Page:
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Javascript Best Practices

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					                 JavaScript
       “Best Practices”


Christian Heilmann | http://wait-till-i.com | http://scriptingenabled.org

       Bangalore, India, Yahoo internal training, February 2009
“Best Practice” presentations
       are hard to do.
 Trying to tell developers to
change their ways and follow
your example is a tough call.
I also consider it a flawed
         process.
I am bored of discussions of
      syntax details.
This is not about
 forcing you to
 believe what I
    believe.
This is about telling you what
 worked for me and might as
       well work for you.
 I’ve collected a lot of ideas
and tips over time how to be
       more effective.
Make it understandable           Avoid heavy nesting

Avoid globals                    Optimize loops

Stick to a strict coding style   Keep DOM access to a
                                 minimum
Comment as much as needed
but not more                     Don't yield to browser whims

Avoid mixing with other          Don't trust any data
technologies
                                 Add functionality with
Use shortcut notations           JavaScript, not content

Modularize                       Build on the shoulders of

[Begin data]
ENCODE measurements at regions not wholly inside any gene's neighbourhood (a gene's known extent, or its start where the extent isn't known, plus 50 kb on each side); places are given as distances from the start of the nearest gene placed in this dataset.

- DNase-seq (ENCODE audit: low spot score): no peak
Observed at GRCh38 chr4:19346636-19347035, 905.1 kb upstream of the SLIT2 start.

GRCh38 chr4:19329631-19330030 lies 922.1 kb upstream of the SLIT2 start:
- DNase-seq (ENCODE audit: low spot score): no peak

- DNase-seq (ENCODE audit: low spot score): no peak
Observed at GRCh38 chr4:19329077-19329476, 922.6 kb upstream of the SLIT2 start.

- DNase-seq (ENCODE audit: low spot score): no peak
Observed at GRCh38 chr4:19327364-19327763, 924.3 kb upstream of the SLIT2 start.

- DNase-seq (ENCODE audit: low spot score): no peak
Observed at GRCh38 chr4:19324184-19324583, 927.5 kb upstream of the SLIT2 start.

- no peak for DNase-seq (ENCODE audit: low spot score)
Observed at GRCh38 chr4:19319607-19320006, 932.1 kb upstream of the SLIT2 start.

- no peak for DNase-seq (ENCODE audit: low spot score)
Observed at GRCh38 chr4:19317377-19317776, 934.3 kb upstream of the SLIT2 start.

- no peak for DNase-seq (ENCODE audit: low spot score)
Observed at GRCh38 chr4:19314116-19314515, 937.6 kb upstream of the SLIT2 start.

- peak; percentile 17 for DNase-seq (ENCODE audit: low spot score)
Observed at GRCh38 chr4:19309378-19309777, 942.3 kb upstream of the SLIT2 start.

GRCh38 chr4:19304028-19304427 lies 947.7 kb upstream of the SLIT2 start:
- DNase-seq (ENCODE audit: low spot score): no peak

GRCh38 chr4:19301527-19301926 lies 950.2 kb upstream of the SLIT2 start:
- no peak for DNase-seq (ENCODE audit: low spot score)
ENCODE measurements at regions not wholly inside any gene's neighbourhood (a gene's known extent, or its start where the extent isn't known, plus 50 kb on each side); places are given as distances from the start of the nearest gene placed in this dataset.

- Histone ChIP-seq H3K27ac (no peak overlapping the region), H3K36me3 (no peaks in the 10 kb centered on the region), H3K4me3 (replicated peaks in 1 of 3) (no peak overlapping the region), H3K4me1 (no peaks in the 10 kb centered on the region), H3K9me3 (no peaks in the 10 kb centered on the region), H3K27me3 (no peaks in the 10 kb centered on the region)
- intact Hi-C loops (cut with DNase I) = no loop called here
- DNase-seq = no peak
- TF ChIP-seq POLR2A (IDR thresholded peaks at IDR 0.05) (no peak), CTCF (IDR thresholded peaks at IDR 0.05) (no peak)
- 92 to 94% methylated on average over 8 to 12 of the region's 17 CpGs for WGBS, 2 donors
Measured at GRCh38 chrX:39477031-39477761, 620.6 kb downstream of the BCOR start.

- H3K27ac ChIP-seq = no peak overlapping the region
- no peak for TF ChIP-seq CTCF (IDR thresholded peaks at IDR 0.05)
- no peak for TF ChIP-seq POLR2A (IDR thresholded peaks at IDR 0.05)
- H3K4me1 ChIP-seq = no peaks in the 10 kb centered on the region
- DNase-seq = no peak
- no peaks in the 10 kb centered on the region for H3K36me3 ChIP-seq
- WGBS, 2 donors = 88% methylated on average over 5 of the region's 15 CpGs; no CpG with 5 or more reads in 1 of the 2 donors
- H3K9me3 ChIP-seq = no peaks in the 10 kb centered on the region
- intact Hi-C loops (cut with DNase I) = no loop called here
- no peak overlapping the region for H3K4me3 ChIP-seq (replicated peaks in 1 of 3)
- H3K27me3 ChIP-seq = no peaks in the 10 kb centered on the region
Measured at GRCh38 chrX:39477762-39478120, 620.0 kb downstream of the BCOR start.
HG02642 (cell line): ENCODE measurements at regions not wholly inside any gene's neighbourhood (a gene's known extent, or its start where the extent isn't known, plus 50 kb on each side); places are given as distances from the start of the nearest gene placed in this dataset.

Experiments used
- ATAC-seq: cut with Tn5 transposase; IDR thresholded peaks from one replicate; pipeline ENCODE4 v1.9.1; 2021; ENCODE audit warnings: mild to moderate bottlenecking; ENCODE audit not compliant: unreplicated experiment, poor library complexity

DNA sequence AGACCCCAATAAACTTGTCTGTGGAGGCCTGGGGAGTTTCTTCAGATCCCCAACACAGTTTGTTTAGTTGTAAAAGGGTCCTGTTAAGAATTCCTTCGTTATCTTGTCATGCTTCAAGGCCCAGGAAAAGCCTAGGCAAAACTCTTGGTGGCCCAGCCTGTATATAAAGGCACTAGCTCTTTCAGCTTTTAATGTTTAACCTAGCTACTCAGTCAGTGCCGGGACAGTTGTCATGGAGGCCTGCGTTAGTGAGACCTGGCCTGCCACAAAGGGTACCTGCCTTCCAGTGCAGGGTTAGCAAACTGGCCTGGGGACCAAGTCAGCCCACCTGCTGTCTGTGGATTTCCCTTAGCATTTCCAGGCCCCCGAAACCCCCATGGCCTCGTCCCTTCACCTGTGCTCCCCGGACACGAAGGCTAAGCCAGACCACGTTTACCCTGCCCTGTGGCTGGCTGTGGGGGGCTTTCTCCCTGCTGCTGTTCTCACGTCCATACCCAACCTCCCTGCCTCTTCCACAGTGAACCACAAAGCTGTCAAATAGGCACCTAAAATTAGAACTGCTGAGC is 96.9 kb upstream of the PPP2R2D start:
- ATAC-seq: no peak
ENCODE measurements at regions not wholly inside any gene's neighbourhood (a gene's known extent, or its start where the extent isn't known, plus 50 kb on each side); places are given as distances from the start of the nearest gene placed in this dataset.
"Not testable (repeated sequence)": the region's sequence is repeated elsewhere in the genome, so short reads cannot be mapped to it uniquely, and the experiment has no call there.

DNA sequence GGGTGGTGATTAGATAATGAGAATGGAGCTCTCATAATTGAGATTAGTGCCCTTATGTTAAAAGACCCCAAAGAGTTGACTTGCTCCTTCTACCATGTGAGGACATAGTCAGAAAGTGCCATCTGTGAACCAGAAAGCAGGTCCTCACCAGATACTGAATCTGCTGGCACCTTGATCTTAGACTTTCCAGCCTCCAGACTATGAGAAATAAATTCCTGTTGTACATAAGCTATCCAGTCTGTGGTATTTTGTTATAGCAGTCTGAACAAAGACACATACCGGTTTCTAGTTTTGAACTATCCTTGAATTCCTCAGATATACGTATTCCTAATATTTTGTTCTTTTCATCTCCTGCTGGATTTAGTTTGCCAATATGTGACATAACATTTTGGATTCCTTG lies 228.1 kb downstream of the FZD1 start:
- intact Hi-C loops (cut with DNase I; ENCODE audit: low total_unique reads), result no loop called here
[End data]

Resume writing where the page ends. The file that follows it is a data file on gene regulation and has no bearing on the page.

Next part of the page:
giants
Enhance progressively
                                 Development code is not live
Allow for configuration and      code
translation
Make it understandable!
 Choose easy to understand
and short names for variables
       and functions.
Bad variable names:
      x1 fe2 xbqne
  Also bad variable names:
incrementorForMainLoopWhichSpansFromTenToTwenty

createNewMemberIfAgeOverTwentyOneAndMoonIsFull
Avoid describing a value with
  your variable or function
           name.
     For example
  isOverEighteen()
might not make sense in
   some countries,
isLegalAge() however
  works everywhere.
Think of your code as a story –
 if readers get stuck because
     of an unpronounceable
 character in your story that
  isn’t part of the main story
  line, give it another, easier
              name.
Avoid globals
Global variables are a terribly
          bad idea.
 You run the danger of your
 code being overwritten by
any other JavaScript added to
    the page after yours.
The workaround is to use
closures and the module
        pattern.
var current = null;
var labels = [
   ‘home’:’home’,
   ‘articles’:’articles’,
   ‘contact’:’contact’
];
function init(){
};
function show(){
};
function hide(){
};
var current = null;
                            Everything is global
var labels = [
   ‘home’:’home’,           and can be accessed
   ‘articles’:’articles’,
   ‘contact’:’contact’
];
function init(){
};
function show(){
   current = 1;
};
function hide(){
   show();
};
   Problem: access is not
 contained, anything in the
page can overwrite what you
            do.
demo = {
                                 Object Literal:
  current:null,
  labels:[                        Everything is
     ‘home’:’home’,           contained but can be
     ‘articles’:’articles’,
     ‘contact’:’contact’
                                accessed via the
  ],                             object name.
  init:function(){
  },
  show:function(){
     demo.current = 1;
  },
  hide:function(){
     demo.show();
  }
}
  Problem: Repetition of
module name leads to huge